Isabelle Huppert, the reigning queen of French cinema, glided into an interview at the Beverly Wilshire Hotel looking regal. The petite actress was elegant in a chic fitted jacket and high heels, her face pale and sculpted as a marble statue.
Considered the Meryl Streep of France, Huppert has appeared in more than 100 films and TV shows and has earned more Cesar Award nominations, France’s version of the Oscars, than any other actress.
Now, at 63, she has received her first Academy Award nomination, for her role as a fierce rape victim in Paul Verhoeven’s French-language thriller, “Elle.” Having already won a Golden Globe Award for her performance, Huppert is considered a front-runner in the best actress category, along with Emma Stone of “La La Land.”
In “Elle,” Huppert plays Michele, a successful businesswoman who cultivates an intimate relationship with the man who has raped her in the film’s first scene — and ultimately exacts her own brand of revenge.
Huppert had already read the book upon which the movie is based, Philippe Djian’s “Oh…,” before director Verhoeven came calling about “Elle” two years ago.
“Immediately I intuited that Michele would be a great film character,” Huppert said while sipping tea and nibbling bread. “She is not a typical victim, nor is she in any way sentimental. At the same time, she is not a [clichéd] sort of avenger. She is not so easy to define. But she is true to herself.”
Michele does not passively submit to violence or feelings of personal guilt: “She is fearless, and she lives in a way that normally men would do,” Huppert said. “Even when she buys a weapon, she almost buys it like it is a bottle of perfume.”
Verhoeven has said he initially hoped to make “Elle” in English, but changed his mind when a number of A-list American actresses turned down the role as too amoral. The director instead decided to hire Huppert, who was passionate about the project, and to shoot the movie in France.
“I don’t have any morals,” Huppert quipped of why Verhoeven chose her for the part.
Verhoeven was perhaps prompted by Huppert’s formidable reputation for portraying characters living on a razor’s edge. She played a homicidal prostitute in “Violette” (1978), for example, and a woman involved in a sadomasochistic affair and genital self-mutilation in Michael Haneke’s “The Piano Teacher” (2001). Her character in “Elle” attempts in one scene to seduce her rapist and in another reveals that she slept with her best friend’s husband because “I wanted to get laid.”
Djian told Huppert that he wrote the book’s character of Michele with her in mind. But the actress insists that she doesn’t see these kinds of characters as provocative.
“And I don’t mean to be provocative by saying that — I mean it,” she said. “They are just characters seeking their own kind of truth. I think when you watch these films, and obviously in the case of ‘Elle,’ these women have been through difficult things. You feel like they are survivors.”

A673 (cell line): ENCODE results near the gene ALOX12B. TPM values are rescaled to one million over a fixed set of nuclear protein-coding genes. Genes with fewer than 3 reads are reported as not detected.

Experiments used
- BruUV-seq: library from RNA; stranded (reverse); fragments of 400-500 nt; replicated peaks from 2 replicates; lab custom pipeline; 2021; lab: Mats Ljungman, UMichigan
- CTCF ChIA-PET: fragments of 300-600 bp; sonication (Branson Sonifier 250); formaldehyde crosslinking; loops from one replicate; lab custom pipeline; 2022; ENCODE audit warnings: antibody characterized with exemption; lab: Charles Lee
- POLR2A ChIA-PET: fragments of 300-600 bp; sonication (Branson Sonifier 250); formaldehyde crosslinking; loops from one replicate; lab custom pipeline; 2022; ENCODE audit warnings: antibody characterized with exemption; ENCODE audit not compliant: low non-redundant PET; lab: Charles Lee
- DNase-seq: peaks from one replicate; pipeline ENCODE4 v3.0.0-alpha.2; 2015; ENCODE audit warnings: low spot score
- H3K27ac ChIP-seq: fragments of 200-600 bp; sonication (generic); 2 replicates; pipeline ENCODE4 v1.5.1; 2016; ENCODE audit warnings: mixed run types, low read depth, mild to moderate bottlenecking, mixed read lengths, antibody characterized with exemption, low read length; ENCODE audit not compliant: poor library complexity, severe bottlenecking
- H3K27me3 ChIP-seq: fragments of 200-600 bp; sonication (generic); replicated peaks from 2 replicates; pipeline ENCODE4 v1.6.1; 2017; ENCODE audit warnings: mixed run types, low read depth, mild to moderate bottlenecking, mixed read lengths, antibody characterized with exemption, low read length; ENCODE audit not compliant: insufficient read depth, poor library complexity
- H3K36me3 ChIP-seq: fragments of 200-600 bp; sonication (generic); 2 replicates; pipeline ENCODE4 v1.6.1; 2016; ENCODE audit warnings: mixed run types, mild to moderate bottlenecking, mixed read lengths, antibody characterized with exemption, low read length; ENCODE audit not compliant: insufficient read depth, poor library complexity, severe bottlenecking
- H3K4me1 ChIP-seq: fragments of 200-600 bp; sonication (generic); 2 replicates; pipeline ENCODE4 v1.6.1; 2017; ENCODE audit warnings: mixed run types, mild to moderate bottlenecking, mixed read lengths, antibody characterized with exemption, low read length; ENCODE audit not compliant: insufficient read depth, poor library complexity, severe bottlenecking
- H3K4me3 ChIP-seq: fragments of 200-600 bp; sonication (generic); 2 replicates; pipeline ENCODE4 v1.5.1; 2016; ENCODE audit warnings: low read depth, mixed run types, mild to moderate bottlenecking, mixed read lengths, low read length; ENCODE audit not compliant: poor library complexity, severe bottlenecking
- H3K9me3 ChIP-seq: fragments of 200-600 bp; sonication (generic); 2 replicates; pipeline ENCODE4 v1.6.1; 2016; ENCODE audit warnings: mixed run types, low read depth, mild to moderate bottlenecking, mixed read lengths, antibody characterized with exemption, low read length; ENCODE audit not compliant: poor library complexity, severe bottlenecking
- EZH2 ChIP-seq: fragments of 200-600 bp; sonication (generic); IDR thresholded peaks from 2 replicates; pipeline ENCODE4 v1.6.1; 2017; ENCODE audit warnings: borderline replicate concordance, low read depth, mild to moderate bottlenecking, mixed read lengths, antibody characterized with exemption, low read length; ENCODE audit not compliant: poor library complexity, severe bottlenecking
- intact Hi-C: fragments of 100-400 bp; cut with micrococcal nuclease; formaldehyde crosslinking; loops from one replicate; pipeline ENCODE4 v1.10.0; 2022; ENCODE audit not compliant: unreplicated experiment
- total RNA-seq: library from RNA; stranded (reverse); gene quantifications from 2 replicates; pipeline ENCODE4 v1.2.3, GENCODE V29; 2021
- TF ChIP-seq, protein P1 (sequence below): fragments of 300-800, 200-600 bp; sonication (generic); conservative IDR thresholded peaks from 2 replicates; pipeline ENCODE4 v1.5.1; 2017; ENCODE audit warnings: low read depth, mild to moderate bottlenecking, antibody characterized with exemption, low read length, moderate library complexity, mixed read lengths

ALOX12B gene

Huppert’s father, Raymond, was a survivor of a very different sort. Born to Jewish parents from Slovakia and Alsace-Lorraine, he spent the Holocaust in hiding in North Africa. Raymond married Huppert’s French-Catholic mother, Annick, during the occupation, but he never converted to her religion. He lost a number of relatives to the Nazis, and spoke often to Isabelle of his wartime experiences.
But of what ordeals he endured, the famously private Huppert declined to elaborate. She will say, however, that she was raised Catholic, but identifies as half-Jewish. “That’s what I am, of course,” she said.
And when she played the role of a woman who is interred in a French deportation camp in Diane Kurys’ “Entre Nous” (1983), Huppert recalled, she did not need to research the period. “I knew a lot already about my family’s journey — if I can call that a journey — during the war,” she explained with a rueful laugh.
Huppert, who is married to producer Ronald Chammah, a Lebanese-born Jew with whom she has three children, lit up as she described visiting Israel four times over the years, often for screenings of her films. “I think it is a wonderful country; I loved it,” she said.
The actress also is a fan of Israeli cinema; she cited her admiration for the late Israeli actress Ronit Elkabetz as well as director Amos Gitai, with whom she is working on a film project.
Over Huppert’s almost 50-year career, she also has worked with other esteemed directors such as Jean-Luc Godard, Claude Chabrol and David O. Russell.
She said she has admired Verhoeven since seeing his controversial film “Turkish Delight” in the 1970s. Because the movie was then regarded as overly sexual, Huppert said, she had to watch it “at a semi-porno theater.” “It reflected the sexual freedom of the time,” she recalled. “Although now it doesn’t seem so shocking.”
Some critics have labeled Verhoeven’s depictions of women in films such as “Basic Instinct” and “Showgirls” as misogynistic, but Huppert disagrees. “If he was misogynistic, I would have resented that as a performing actress and I would not have been in his film,” she said. Instead, “I really felt his complicity, and such a sense of protection from him.”
Huppert’s own exploration of her character came largely as the camera was rolling, when she responded to scenes with pure instinct, she said. And no, the rape scenes were not traumatic to perform, she added; some of her previous characters have endured worse. But she did characterize them as “very technical, very physical.”
Nor does Huppert believe that “Elle” in any way glorifies or justifies rape. “There is a revenge,” she said. “And no matter what Michele does to make that revenge happen, she certainly doesn’t feel sorry for it.
“The movie urges people to explore the mechanics of violence — where violence comes from in general, and how it sometimes mixes with desire.”